Maze3: An Interactive Documentary: Virtual Presence and the Politically Contested

Jamie McRoberts

Maze3: An Interactive Documentary: Virtual Presence and the Politically

Since its inception, interactive documentary has demonstrated an ongoing concern with the negotiation of war and conflict narratives. From early flash-based projects, such as Gaza/Sderot (2008) to the more expansive and participatory 18 Days in Egypt (2011), interactive audiences have been offered various modes to engage with conflicted and contested narratives. This paper focuses on the conversational mode of interactive documentary (Gaudenzi, 2013), which centers upon the user’s spatial immersion within a virtually constructed story world. Inspired by the resurgence of virtual reality technologies and numerous projects, such as the pioneering ‘immersive journalism’ works of Nonny de la Peña, the conversational mode of interactivity has recently gathered considerable momentum.

Projects, such as Project Syria (2014), operating within the conversational mode, have often been described as offering a sense of presence, in which the user feels as though they are inside the virtual environment and may ‘respond realistically to virtual situations and events even though they know these are not real’ (Dela Peña et al. 2010). This phenomenon of using immersive technologies to offer first-person experience of events continues to raise many theoretical and methodological challenges, particularly in relation to politically contested narratives.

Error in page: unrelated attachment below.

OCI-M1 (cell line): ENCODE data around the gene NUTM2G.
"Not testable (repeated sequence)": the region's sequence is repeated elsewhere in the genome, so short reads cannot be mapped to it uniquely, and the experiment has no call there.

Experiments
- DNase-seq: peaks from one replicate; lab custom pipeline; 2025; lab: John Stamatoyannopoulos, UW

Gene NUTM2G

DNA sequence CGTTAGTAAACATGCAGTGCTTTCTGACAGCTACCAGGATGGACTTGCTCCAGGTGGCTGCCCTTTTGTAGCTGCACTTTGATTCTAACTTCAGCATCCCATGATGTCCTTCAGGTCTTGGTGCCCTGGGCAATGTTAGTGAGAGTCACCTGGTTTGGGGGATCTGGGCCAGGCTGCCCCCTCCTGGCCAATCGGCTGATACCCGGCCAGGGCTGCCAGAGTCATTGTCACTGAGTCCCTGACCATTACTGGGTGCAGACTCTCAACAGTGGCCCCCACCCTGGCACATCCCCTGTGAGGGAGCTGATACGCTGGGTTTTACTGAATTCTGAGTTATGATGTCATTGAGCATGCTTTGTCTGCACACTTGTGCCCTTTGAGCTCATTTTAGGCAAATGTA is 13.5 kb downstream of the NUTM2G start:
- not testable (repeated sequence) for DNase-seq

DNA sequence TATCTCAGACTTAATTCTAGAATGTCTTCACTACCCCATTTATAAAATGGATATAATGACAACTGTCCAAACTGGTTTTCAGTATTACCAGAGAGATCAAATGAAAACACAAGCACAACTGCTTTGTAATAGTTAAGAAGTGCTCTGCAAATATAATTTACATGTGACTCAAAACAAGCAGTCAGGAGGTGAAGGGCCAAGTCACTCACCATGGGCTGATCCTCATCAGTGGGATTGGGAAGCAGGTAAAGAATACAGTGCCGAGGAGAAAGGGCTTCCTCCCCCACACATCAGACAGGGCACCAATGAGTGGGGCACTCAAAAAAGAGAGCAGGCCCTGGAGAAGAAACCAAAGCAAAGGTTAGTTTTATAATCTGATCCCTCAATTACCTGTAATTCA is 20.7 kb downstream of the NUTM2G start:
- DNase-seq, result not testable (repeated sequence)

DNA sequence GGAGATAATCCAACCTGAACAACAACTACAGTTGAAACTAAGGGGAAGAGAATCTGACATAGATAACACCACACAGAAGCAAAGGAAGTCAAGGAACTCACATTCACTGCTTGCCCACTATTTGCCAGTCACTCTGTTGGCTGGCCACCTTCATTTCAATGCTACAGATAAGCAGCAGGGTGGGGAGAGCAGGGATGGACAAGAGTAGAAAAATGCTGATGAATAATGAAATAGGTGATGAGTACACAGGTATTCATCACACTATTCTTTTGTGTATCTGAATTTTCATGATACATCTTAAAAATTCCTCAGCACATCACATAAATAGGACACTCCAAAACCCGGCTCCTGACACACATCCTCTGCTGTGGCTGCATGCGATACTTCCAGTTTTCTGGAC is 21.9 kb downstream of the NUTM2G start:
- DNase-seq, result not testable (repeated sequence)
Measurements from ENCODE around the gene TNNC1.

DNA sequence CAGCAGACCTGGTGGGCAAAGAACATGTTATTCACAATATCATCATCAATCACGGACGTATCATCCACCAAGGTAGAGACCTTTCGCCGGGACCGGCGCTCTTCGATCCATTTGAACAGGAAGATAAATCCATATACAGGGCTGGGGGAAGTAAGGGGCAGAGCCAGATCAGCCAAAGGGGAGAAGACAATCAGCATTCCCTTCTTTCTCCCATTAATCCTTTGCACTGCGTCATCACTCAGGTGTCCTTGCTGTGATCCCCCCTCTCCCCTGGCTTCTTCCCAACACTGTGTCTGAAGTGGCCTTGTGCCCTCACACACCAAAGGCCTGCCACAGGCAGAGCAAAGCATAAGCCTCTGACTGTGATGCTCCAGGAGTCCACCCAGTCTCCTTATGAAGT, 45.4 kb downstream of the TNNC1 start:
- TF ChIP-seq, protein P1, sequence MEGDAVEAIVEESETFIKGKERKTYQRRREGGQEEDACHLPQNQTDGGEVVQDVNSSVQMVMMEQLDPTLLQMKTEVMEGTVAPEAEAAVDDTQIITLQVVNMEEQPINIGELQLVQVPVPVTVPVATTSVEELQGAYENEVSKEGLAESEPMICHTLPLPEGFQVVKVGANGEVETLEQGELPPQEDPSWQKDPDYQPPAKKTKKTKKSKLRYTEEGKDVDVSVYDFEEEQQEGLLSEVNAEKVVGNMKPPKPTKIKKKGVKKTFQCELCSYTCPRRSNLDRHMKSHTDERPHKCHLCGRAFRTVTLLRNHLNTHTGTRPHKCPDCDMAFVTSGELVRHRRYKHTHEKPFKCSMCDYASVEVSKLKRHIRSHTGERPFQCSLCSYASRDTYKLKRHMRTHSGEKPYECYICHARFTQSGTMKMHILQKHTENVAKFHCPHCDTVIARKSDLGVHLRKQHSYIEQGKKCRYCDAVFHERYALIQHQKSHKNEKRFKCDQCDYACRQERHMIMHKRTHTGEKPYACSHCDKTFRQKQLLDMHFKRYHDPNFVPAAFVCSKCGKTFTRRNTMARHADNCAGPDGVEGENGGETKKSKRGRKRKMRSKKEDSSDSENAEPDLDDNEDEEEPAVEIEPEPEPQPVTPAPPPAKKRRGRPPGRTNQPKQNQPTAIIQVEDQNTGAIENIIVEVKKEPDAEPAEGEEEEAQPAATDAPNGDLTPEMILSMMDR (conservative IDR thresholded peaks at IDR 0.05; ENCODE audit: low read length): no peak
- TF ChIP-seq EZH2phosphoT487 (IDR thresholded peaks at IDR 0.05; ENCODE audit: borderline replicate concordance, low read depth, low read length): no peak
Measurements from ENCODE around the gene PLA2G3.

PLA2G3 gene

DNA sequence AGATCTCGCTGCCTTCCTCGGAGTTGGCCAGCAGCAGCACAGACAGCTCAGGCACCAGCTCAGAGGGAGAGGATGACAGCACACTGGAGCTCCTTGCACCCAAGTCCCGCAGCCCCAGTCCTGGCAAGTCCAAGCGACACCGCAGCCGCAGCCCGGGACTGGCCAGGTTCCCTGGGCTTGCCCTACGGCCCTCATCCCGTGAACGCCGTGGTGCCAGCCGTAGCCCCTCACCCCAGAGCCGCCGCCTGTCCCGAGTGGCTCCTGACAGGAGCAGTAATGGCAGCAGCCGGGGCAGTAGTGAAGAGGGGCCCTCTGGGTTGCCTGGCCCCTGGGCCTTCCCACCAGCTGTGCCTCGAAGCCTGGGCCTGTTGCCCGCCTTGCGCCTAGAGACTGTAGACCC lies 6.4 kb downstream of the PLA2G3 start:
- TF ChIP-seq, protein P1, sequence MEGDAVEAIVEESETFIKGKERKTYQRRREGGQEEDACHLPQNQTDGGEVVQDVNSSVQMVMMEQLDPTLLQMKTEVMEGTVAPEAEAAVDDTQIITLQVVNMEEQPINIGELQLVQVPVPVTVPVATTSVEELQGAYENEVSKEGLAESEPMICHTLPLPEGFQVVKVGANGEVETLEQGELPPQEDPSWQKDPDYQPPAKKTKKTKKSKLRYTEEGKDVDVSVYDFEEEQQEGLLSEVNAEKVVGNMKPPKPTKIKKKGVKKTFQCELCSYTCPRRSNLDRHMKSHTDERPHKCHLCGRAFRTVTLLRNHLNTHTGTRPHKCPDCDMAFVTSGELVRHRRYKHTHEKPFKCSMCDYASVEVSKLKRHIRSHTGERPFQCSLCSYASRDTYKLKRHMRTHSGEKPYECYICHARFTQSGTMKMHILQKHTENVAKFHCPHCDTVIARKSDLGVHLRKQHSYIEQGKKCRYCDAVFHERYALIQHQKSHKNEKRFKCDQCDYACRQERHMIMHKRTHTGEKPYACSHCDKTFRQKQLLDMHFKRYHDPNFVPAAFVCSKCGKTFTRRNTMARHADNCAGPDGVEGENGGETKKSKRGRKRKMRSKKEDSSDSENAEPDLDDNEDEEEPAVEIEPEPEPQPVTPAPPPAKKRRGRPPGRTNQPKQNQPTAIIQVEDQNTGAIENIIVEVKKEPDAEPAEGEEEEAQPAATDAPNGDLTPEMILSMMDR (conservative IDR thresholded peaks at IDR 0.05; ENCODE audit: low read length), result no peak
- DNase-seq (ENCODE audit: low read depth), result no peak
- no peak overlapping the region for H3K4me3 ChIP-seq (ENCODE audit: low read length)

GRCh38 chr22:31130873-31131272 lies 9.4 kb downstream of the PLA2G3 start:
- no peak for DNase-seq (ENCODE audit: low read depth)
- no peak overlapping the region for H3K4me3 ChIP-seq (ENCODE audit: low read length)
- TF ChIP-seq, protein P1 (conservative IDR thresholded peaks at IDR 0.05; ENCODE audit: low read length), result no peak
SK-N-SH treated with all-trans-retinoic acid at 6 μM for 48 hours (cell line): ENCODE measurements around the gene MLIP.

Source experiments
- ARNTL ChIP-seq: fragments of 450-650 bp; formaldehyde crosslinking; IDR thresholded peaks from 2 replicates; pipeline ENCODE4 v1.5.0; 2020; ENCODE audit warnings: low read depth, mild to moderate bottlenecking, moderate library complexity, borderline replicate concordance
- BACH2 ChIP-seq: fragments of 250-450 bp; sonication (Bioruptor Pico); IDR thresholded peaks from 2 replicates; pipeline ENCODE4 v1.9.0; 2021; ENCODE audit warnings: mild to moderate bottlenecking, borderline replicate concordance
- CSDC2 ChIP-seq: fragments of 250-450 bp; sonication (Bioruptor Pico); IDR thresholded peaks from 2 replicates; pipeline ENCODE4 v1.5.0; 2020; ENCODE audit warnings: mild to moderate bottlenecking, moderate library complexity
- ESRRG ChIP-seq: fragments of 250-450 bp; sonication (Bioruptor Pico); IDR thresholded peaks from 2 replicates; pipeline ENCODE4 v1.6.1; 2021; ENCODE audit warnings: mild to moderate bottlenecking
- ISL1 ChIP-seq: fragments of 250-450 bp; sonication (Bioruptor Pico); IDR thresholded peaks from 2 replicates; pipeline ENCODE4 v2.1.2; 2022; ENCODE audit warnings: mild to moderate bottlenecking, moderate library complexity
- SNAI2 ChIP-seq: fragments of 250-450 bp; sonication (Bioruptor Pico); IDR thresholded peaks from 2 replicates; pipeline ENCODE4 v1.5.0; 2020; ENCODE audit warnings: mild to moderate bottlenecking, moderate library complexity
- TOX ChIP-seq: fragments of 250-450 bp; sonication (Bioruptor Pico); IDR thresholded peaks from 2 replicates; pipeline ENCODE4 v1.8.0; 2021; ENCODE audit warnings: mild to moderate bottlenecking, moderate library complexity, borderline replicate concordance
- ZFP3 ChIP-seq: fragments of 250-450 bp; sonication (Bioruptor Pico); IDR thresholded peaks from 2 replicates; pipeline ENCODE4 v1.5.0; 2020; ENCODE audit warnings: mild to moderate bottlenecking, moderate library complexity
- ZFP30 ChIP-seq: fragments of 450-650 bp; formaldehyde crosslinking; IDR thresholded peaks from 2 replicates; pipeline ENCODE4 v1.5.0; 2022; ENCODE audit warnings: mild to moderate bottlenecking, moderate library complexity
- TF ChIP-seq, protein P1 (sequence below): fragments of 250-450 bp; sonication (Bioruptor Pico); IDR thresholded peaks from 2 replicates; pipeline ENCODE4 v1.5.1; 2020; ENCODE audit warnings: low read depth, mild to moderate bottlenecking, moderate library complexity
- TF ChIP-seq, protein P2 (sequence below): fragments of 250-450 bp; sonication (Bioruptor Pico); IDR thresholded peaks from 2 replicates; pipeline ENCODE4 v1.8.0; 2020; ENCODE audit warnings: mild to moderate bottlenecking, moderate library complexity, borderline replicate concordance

This paper will provide a critical reflection on the production of “Maze3: An Interactive Documentary” (2016), that is the focal point of my practice-based doctoral research. “Maze3” offers a first-person immersive experience of the Maze and Long Kesh Prison, a volatile centre-point during a thirty-year, violent conflict over the constitutional status of Northern Ireland, known colloquially as the ‘Troubles’ (McDowell 2009).

By means of a three-dimensional game engine that digitally reconstructs the prison, users canenter, uncover and experience the audio-visually recorded memories of those who inhabited the place during the conflict, allowing them to construct and negotiate meanings of the violent past in today’s contested present. Some early research on user-experience of “Maze3” will be outlined, illustrating how such politically contested narratives are in actuality negotiated within such a virtual yet contentious iconic environment.

The paper will conclude with some implications of the conversational mode through this specific application of interactive documentary; reflecting on what effect the sense of presence has on the user, how first-personess affects the user’s emotional response to the narratives and how the architecture and design of virtual space potentially interacts with the telling of and listening to documentary narratives.